"We're Muslims," they now proudly replied to the Slavs.  "That means we're different from you."

Wednesday, March 27, 2013

How They Used 9/11 to Sell Iraq

     Here.  There is a good graph a few pages into the PDF.

     It's like there was a day, "Today we start talking about Iraq Day!"

     On what day was that day picked? To think it wasn't picked is to think that, spontaneously, Bush decided to make Iraq an issue one day in the summer of 2002.  So, one day, there was a meeting where they decided "That day we start talking about Iraq Day!" and I would like to know when that meeting was, and who was there.  I suppose that is hasty, because it is obvious who would have been involved.  Oh, to have audio of that meeting!

Tuesday, March 19, 2013

Perhaps there will be more medical stuff, from now on.

     Science says, elevate only the forearm, not the whole arm, unless one is attempting to discourage bleeding.

Aliens aren't Christians

     I've never met an alien, but I can tell you one thing about any and all aliens who arrive here on the planet.

     They are not going to be Christians.  They are not going to be Muslims.  They are not going to be Hindus.  They are not going to be Buddhists.  They are not going to be part of any religion that has something from Earth in it.

     They are not going to be Quakers.  But we can hope that's not too far off.

     They might be animists, and worship the natural, physical world.  Hmmm.  Maybe our move is to become animists, in case they are animists, because our piety might then be used as a defense.

     Similarly, they might be like Taoists, and worship an energy beyond science.  If we make a big deal about our planet's energy, they might think there is some reason for it.

     The other thing to know, about any aliens that might arrive, other than their complete lack of adherence to any Earthbound religion, is that they are going to be more technologically advanced than us. So, whatever ideas they have probably start at an advantage. Perhaps it will come down to both sides pulling out their collection of Zen-like koans, to see who has the best set.

     But there is simply and absolutely no way they worship a guy, like Yeshua ben Yosef, born on Earth.  I suppose it is possible that, in their religion, their deity manifested itself similarly, and so Jesus, and their guy, might be accepted as half-brothers.

Wednesday, March 13, 2013

Some Great Quotes from a paper by Paddy Ireland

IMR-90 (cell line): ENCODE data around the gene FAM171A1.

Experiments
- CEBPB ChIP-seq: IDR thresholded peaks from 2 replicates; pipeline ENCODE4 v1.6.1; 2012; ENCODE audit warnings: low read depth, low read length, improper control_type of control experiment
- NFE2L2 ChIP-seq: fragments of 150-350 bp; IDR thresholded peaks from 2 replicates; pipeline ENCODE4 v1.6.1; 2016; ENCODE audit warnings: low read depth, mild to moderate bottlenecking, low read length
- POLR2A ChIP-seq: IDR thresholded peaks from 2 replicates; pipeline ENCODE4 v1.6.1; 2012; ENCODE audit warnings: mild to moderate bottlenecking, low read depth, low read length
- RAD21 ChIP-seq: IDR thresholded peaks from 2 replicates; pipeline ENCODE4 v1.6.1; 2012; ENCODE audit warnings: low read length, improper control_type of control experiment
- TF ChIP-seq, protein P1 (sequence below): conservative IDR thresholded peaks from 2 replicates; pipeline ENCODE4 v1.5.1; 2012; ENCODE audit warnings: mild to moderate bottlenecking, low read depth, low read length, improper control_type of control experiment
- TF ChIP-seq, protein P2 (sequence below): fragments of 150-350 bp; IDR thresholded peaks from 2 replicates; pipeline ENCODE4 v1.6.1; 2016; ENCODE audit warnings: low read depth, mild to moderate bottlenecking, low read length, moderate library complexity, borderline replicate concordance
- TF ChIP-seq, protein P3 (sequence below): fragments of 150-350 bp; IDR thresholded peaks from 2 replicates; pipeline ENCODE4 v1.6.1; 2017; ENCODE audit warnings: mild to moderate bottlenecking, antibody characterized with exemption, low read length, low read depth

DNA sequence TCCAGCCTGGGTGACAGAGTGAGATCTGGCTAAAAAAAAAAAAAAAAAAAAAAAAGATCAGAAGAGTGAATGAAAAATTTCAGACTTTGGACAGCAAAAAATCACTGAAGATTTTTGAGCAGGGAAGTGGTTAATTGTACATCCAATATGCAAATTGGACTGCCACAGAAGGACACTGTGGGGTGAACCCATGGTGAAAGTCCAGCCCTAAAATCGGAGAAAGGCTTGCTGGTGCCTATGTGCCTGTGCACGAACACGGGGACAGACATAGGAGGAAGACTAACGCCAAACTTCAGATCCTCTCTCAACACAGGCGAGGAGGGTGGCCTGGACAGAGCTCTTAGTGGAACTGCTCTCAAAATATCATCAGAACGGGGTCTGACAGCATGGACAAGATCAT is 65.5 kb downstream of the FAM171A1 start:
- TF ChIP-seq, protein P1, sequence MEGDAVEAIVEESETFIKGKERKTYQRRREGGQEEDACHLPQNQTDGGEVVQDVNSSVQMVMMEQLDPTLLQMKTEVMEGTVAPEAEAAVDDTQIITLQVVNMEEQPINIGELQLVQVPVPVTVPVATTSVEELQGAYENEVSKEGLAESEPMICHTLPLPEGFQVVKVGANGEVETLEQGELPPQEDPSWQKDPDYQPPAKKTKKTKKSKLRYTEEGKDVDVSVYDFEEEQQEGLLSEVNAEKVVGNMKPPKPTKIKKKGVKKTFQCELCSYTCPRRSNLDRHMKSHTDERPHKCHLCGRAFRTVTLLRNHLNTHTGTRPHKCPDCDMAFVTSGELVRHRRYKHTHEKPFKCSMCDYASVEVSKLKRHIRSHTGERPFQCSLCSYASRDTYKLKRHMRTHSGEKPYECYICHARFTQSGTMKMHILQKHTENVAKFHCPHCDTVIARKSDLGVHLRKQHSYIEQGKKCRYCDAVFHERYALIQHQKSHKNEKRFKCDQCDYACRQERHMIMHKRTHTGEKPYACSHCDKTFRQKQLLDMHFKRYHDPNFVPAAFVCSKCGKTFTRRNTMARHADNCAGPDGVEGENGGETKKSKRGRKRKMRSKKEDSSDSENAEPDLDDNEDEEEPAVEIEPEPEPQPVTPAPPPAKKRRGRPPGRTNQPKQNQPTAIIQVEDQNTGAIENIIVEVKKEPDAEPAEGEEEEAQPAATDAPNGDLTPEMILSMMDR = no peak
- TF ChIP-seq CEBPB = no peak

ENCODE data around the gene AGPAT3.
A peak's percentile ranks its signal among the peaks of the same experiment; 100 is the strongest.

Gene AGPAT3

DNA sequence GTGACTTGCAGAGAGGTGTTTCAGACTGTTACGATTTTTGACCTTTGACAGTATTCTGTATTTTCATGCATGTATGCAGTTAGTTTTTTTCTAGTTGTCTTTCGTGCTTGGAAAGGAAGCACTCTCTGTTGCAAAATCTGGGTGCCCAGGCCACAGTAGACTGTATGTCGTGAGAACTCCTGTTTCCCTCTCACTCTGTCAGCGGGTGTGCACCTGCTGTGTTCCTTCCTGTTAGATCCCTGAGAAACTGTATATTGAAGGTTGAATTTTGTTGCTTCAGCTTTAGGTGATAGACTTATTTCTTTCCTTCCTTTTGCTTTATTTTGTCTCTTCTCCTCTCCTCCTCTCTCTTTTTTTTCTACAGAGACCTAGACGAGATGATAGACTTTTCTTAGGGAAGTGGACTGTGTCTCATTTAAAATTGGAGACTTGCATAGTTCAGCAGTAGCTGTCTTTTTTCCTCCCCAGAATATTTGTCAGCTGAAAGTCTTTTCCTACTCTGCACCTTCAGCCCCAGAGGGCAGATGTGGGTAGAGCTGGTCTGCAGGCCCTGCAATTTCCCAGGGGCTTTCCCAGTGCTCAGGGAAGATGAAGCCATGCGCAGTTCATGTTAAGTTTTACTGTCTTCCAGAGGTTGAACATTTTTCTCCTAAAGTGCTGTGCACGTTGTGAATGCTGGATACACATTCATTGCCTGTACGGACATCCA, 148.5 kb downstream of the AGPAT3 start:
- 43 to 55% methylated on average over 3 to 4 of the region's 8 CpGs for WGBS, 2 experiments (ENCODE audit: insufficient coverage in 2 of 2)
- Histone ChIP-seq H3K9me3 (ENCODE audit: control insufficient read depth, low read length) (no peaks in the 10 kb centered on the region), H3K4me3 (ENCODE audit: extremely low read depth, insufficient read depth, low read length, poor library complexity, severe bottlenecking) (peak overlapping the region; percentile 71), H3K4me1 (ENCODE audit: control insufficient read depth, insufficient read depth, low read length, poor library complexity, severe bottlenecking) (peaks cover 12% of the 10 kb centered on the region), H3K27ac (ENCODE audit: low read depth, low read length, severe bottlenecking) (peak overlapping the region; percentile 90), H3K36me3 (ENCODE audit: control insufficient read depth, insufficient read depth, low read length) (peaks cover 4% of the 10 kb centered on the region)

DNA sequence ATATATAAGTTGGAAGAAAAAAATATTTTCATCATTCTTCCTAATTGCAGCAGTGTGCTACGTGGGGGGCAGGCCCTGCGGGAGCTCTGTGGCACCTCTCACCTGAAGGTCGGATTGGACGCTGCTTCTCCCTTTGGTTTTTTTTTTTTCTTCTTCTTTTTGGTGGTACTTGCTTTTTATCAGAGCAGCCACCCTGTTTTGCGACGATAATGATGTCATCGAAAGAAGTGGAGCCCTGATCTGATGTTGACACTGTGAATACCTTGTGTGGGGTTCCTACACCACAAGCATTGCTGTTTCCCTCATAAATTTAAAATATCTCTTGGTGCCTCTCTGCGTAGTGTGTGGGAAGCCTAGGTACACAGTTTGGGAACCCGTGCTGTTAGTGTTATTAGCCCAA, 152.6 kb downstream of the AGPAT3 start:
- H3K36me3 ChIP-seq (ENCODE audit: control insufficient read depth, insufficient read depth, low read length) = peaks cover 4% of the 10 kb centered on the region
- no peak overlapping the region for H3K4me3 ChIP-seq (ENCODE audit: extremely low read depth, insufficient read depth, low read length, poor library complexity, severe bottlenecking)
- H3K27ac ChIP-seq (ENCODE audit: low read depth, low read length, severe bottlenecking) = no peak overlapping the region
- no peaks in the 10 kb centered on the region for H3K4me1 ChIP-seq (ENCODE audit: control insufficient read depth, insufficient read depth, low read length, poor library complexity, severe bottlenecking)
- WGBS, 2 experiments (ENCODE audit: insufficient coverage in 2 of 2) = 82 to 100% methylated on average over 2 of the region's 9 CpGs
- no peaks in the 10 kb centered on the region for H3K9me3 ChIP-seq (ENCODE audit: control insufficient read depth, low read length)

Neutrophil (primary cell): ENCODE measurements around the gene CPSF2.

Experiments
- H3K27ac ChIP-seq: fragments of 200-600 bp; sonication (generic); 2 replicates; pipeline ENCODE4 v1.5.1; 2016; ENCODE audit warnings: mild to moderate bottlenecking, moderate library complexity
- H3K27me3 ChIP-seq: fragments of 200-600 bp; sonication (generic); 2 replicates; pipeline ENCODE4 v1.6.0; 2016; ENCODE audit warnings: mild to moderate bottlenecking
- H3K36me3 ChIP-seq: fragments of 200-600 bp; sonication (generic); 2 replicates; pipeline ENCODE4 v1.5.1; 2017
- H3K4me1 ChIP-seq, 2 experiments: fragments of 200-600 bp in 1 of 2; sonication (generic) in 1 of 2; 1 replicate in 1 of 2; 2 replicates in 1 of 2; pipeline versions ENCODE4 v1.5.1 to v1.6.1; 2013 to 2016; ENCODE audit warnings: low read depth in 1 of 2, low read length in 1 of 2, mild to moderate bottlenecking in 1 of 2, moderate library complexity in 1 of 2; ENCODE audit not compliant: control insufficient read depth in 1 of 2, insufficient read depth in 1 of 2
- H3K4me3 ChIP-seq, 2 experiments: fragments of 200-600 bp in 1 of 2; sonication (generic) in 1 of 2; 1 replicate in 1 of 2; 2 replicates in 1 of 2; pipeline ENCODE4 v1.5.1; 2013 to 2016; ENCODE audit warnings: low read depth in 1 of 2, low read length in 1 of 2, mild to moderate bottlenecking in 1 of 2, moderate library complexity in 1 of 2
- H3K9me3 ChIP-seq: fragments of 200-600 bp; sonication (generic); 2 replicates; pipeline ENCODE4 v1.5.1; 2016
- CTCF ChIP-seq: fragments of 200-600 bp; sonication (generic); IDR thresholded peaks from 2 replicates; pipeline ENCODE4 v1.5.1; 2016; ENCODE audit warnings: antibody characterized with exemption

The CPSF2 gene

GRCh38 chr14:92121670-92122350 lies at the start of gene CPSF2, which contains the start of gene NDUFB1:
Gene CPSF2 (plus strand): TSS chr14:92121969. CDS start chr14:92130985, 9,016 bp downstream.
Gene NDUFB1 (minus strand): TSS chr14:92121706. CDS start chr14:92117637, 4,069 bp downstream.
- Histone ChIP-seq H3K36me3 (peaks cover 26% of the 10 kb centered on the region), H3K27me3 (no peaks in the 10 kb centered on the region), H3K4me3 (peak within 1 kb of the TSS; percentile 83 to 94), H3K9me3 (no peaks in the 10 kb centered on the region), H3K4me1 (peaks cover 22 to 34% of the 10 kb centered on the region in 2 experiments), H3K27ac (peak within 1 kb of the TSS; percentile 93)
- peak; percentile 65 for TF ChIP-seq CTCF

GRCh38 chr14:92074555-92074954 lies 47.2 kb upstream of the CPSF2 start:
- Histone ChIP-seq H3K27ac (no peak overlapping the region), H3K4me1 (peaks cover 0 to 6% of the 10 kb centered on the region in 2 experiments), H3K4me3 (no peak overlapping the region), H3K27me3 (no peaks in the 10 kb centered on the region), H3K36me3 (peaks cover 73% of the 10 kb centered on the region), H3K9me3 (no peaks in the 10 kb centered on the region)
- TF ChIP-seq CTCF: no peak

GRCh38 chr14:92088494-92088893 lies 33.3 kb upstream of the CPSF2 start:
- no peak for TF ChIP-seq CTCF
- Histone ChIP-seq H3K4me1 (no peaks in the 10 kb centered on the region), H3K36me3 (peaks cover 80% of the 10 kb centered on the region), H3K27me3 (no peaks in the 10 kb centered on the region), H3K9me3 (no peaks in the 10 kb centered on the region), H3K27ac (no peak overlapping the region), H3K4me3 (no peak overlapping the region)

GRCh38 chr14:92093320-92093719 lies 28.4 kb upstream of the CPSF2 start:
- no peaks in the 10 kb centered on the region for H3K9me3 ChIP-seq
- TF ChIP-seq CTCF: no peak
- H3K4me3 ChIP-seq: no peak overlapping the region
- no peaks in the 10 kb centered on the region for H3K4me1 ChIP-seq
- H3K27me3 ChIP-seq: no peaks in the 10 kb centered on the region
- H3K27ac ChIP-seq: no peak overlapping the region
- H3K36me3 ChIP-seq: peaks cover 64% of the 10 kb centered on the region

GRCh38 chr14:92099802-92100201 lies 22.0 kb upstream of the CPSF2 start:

Quoted in Limited liability, shareholder rights and the problem of corporate irresponsibility by Paddy Ireland, published in the Cambridge Journal of Economics, 2010.

JSCs are Joint Stock Companies, much like any modern company with publicly traded stock:

JSC shareholders, The Times complained in 1840, wanted to "enjoy the profits of trade consistently with the luxury of being sleeping partner[s]". They wanted "to be able to embark in business without being a man of business; to be able to share in the profits of trade without knowledge of trade, or any education in it; without abilities, without character, without any attention or exertion … ". JSCs were "a means or making money in idleness, in compulsory idleness."

This quote is very well done, if you ask me. Edward Cox was the editor of the Law Times:

… that he who acts through an agent should be responsible for his agent's acts, and that he who shares the profits of an enterprise ought also to be subject to its losses; that there is a moral obligation, which it is the duty of the laws of a civilised nation to enforce, to pay debts, perform contracts and make reparation for wrongs. Limited liability is founded on the opposite principle and permits a man to avail himself of acts if advantageous to him, and not to be responsible for them if they should be disadvantageous; to speculate for profits without being liable for losses; to make contracts, incur debts, and commit wrongs, the law depriving the creditor, the contractor, and the injured of a remedy against the property or person of the wrongdoer, beyond the limit, however small, at which it may please him to determine his own liability (Cox, 1856, pp. i–ii)